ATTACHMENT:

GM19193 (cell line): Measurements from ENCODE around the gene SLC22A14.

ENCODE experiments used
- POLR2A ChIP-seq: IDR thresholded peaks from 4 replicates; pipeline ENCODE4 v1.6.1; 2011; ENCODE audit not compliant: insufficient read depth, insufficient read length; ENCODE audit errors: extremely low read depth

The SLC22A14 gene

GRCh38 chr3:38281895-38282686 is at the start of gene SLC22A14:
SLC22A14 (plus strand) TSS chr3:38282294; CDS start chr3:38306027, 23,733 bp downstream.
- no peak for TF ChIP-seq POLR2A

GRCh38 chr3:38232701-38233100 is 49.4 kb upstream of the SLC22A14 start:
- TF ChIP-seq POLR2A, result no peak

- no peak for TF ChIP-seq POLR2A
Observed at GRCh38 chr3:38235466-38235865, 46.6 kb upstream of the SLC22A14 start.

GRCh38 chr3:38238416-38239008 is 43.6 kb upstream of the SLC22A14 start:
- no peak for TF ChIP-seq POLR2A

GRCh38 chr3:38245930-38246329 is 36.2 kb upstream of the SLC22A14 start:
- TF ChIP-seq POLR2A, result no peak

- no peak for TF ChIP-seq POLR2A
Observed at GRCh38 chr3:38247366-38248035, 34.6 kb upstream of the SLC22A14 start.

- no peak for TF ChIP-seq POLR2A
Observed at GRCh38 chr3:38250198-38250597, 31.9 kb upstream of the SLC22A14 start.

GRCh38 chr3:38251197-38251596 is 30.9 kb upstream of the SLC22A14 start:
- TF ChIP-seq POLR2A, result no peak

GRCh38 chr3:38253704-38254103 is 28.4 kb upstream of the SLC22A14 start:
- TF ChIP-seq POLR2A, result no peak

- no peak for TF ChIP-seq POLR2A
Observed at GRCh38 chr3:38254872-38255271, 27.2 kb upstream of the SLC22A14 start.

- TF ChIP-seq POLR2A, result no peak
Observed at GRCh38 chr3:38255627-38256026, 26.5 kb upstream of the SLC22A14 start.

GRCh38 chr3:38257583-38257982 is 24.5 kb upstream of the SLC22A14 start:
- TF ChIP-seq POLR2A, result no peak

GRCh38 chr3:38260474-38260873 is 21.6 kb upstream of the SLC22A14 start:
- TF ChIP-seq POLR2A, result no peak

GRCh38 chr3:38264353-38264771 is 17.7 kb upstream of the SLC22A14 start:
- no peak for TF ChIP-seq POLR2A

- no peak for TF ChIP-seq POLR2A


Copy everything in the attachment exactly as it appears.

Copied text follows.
GM19193 (cell line): Measurements from ENCODE around the gene SLC22A14.

ENCODE experiments used
- POLR2A ChIP-seq: IDR thresholded peaks from 4 replicates; pipeline ENCODE4 v1.6.1; 2011; ENCODE audit not compliant: insufficient read depth, insufficient read length; ENCODE audit errors: extremely low read depth

The SLC22A14 gene

GRCh38 chr3:38281895-38282686 is at the start of gene SLC22A14:
SLC22A14 (plus strand) TSS chr3:38282294; CDS start chr3:38306027, 23,733 bp downstream.
- no peak for TF ChIP-seq POLR2A

GRCh38 chr3:38232701-38233100 is 49.4 kb upstream of the SLC22A14 start:
- TF ChIP-seq POLR2A, result no peak

- no peak for TF ChIP-seq POLR2A
Observed at GRCh38 chr3:38235466-38235865, 46.6 kb upstream of the SLC22A14 start.

GRCh38 chr3:38238416-38239008 is 43.6 kb upstream of the SLC22A14 start:
- no peak for TF ChIP-seq POLR2A

GRCh38 chr3:38245930-38246329 is 36.2 kb upstream of the SLC22A14 start:
- TF ChIP-seq POLR2A, result no peak

- no peak for TF ChIP-seq POLR2A
Observed at GRCh38 chr3:38247366-38248035, 34.6 kb upstream of the SLC22A14 start.

- no peak for TF ChIP-seq POLR2A
Observed at GRCh38 chr3:38250198-38250597, 31.9 kb upstream of the SLC22A14 start.

GRCh38 chr3:38251197-38251596 is 30.9 kb upstream of the SLC22A14 start:
- TF ChIP-seq POLR2A, result no peak

GRCh38 chr3:38253704-38254103 is 28.4 kb upstream of the SLC22A14 start:
- TF ChIP-seq POLR2A, result no peak

- no peak for TF ChIP-seq POLR2A
Observed at GRCh38 chr3:38254872-38255271, 27.2 kb upstream of the SLC22A14 start.

- TF ChIP-seq POLR2A, result no peak
Observed at GRCh38 chr3:38255627-38256026, 26.5 kb upstream of the SLC22A14 start.

GRCh38 chr3:38257583-38257982 is 24.5 kb upstream of the SLC22A14 start:
- TF ChIP-seq POLR2A, result no peak

GRCh38 chr3:38260474-38260873 is 21.6 kb upstream of the SLC22A14 start:
- TF ChIP-seq POLR2A, result no peak

GRCh38 chr3:38264353-38264771 is 17.7 kb upstream of the SLC22A14 start:
- no peak for TF ChIP-seq POLR2A

- no peak for TF ChIP-seq POLR2A